Long meditations

Their qualities aren’t easy to describe, and the following may seem pretentious:

I heard a silent noise
and saw the white of night
as my mind was shot inaudibly
with rays of pitch-black light

A glowing darkness covered me
and filled my blinded sight
with quiet sounds of roaring calm
— a moment’s release from fright

It may all be a little too dramatic, for the intensity of meditation is quite low-key. That’s also the reason why I dropped the following two lines:

At the top of my muted voice
I cried with no sound at all

They sound good, but aren’t really true — if truth is a guideline to go by in poetry.


  1. Karan Sewani

    Lots of oxymorons 🙂
    i am sure many of us can relate with it. and the last 2 lines also maybe not in meditation but sometimes an outcome/after effect of it…..

  2. Kaif

    i too find them perhaps a bit too dramatic, but still interesting.

    who is the poet?

  3. Halvor

    Oh the poet? I think you know him. But I’m too shy to tell you.

  4. Halvor

    By the way, I’d like to change the last line to:
    “in a moment free from fright”

  5. Kaif

    It is interesting poetry, Halvor. Feels like it was composed in one of those three week retreats. I specially like the lines ‘with quiet sounds of roaring calm, in a moment free from fright’. There is a very palpable quiet intensity to the poem, which I relate to. I look forward to more poetry from you!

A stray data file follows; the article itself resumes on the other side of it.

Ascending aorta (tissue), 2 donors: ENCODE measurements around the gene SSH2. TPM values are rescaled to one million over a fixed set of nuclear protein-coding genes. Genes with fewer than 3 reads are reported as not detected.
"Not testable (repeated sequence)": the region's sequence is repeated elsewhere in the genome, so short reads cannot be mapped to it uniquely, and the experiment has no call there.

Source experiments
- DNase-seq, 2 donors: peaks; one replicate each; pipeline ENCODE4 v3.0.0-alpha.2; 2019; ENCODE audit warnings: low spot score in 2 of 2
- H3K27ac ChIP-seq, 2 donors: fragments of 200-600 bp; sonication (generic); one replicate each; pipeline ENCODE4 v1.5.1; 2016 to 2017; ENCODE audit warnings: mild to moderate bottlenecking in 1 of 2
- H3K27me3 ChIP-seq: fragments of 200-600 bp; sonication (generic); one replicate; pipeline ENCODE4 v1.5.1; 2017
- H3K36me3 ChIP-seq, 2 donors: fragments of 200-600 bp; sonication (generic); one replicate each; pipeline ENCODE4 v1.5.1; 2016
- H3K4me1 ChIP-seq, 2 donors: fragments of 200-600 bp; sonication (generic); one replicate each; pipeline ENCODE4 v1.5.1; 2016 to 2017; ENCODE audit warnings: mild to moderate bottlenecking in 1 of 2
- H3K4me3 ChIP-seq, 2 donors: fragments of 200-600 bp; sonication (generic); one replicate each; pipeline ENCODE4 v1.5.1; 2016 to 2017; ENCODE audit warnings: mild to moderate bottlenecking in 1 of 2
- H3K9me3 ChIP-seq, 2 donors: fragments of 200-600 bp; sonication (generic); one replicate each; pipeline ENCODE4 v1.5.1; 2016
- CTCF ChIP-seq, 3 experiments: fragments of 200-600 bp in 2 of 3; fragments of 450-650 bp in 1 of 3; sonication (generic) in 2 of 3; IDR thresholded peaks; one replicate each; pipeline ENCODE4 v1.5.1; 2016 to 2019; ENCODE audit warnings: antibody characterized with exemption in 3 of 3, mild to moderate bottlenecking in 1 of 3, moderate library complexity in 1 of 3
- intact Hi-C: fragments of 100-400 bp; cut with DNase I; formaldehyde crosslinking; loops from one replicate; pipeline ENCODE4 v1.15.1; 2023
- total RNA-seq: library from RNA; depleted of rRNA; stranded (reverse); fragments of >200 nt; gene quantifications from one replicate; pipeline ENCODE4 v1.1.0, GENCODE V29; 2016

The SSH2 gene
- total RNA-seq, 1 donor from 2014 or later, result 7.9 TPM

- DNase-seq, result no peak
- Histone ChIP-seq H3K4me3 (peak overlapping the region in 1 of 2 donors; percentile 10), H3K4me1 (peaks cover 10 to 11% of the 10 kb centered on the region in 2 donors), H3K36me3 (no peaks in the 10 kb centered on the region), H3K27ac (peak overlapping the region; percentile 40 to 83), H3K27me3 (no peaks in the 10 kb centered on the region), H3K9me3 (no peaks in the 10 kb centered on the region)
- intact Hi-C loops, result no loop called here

6. Halvor

    Thank you, Kaif. I should also mention that my student Ann Kunish helped me in the process.

  7. Kaif

    I was reading the poem ‘Auguries of Innocence’ by William Blake and it reminded me of your poem. They both have a fascinating, magical quality to them. Here’s the first stanza.

    To see a world in a grain of sand
    And heaven in a wild flower
    Hold infinity in the palm of your hand
    And eternity in an hour

  8. Dear Kaif, After this very (perhaps overly) encouraging comparison to William Blake I am tempted to try more poetry. So I’ll be back!

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